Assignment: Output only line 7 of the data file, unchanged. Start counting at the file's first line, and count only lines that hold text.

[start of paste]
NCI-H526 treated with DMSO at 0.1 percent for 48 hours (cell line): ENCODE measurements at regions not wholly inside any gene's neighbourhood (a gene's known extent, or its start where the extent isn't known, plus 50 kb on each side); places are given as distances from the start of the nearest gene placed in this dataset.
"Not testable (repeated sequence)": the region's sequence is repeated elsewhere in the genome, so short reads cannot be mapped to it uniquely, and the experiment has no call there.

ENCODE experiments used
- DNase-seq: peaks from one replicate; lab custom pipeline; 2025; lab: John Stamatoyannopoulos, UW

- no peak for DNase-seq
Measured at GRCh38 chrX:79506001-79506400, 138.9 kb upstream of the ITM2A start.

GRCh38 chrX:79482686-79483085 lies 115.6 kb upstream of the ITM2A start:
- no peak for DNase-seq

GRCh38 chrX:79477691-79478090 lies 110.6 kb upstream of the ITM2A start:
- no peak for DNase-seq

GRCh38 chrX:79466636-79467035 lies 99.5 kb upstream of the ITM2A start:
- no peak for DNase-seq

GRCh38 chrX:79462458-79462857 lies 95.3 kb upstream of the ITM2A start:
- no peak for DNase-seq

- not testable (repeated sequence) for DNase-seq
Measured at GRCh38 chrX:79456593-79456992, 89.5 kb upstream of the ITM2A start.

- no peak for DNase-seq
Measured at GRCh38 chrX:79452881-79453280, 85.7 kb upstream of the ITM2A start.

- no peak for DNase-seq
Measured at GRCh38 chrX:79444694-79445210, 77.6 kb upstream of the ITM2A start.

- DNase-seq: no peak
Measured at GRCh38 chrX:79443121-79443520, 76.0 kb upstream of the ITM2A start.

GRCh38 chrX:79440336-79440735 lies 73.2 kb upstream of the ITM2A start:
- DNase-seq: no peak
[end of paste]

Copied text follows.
GRCh38 chrX:79482686-79483085 lies 115.6 kb upstream of the ITM2A start: